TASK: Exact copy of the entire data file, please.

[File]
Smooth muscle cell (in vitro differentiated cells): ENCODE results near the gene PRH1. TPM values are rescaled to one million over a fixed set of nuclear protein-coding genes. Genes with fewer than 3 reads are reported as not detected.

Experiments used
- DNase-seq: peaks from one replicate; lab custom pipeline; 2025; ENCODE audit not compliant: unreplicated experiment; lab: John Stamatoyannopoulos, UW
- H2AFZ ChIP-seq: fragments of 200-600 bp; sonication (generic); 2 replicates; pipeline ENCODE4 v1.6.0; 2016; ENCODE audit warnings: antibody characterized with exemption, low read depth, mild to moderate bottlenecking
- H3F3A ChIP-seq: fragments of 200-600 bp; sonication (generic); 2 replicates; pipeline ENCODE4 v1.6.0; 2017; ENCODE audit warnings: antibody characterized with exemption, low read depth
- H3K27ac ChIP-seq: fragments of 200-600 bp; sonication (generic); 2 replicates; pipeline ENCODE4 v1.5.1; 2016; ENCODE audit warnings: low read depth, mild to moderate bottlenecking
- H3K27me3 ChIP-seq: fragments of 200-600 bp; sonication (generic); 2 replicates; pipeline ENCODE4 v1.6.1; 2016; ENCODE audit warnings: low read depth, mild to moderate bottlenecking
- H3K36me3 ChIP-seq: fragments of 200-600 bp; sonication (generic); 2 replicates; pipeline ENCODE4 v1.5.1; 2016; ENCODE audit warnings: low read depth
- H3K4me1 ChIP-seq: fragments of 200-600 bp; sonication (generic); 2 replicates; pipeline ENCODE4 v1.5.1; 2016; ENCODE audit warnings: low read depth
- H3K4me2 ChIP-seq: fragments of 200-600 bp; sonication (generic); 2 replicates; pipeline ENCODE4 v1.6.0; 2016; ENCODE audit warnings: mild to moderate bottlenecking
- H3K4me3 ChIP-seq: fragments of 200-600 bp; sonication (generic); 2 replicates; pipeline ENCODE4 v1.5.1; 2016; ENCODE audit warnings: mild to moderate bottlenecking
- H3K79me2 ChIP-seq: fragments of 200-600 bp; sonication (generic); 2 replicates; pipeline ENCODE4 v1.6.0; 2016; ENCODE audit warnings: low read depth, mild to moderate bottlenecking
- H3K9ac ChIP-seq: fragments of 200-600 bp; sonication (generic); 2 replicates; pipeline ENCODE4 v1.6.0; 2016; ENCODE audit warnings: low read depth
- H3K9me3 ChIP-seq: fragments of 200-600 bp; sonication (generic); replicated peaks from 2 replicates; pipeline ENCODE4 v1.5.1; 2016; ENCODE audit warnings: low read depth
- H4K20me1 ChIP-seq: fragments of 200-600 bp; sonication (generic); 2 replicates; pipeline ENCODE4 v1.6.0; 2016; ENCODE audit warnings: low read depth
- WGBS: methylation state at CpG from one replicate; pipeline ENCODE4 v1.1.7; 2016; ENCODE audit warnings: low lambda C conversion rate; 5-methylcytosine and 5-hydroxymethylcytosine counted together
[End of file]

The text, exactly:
Smooth muscle cell (in vitro differentiated cells): ENCODE results near the gene PRH1. TPM values are rescaled to one million over a fixed set of nuclear protein-coding genes. Genes with fewer than 3 reads are reported as not detected.

Experiments used
- DNase-seq: peaks from one replicate; lab custom pipeline; 2025; ENCODE audit not compliant: unreplicated experiment; lab: John Stamatoyannopoulos, UW
- H2AFZ ChIP-seq: fragments of 200-600 bp; sonication (generic); 2 replicates; pipeline ENCODE4 v1.6.0; 2016; ENCODE audit warnings: antibody characterized with exemption, low read depth, mild to moderate bottlenecking
- H3F3A ChIP-seq: fragments of 200-600 bp; sonication (generic); 2 replicates; pipeline ENCODE4 v1.6.0; 2017; ENCODE audit warnings: antibody characterized with exemption, low read depth
- H3K27ac ChIP-seq: fragments of 200-600 bp; sonication (generic); 2 replicates; pipeline ENCODE4 v1.5.1; 2016; ENCODE audit warnings: low read depth, mild to moderate bottlenecking
- H3K27me3 ChIP-seq: fragments of 200-600 bp; sonication (generic); 2 replicates; pipeline ENCODE4 v1.6.1; 2016; ENCODE audit warnings: low read depth, mild to moderate bottlenecking
- H3K36me3 ChIP-seq: fragments of 200-600 bp; sonication (generic); 2 replicates; pipeline ENCODE4 v1.5.1; 2016; ENCODE audit warnings: low read depth
- H3K4me1 ChIP-seq: fragments of 200-600 bp; sonication (generic); 2 replicates; pipeline ENCODE4 v1.5.1; 2016; ENCODE audit warnings: low read depth
- H3K4me2 ChIP-seq: fragments of 200-600 bp; sonication (generic); 2 replicates; pipeline ENCODE4 v1.6.0; 2016; ENCODE audit warnings: mild to moderate bottlenecking
- H3K4me3 ChIP-seq: fragments of 200-600 bp; sonication (generic); 2 replicates; pipeline ENCODE4 v1.5.1; 2016; ENCODE audit warnings: mild to moderate bottlenecking
- H3K79me2 ChIP-seq: fragments of 200-600 bp; sonication (generic); 2 replicates; pipeline ENCODE4 v1.6.0; 2016; ENCODE audit warnings: low read depth, mild to moderate bottlenecking
- H3K9ac ChIP-seq: fragments of 200-600 bp; sonication (generic); 2 replicates; pipeline ENCODE4 v1.6.0; 2016; ENCODE audit warnings: low read depth
- H3K9me3 ChIP-seq: fragments of 200-600 bp; sonication (generic); replicated peaks from 2 replicates; pipeline ENCODE4 v1.5.1; 2016; ENCODE audit warnings: low read depth
- H4K20me1 ChIP-seq: fragments of 200-600 bp; sonication (generic); 2 replicates; pipeline ENCODE4 v1.6.0; 2016; ENCODE audit warnings: low read depth
- WGBS: methylation state at CpG from one replicate; pipeline ENCODE4 v1.1.7; 2016; ENCODE audit warnings: low lambda C conversion rate; 5-methylcytosine and 5-hydroxymethylcytosine counted together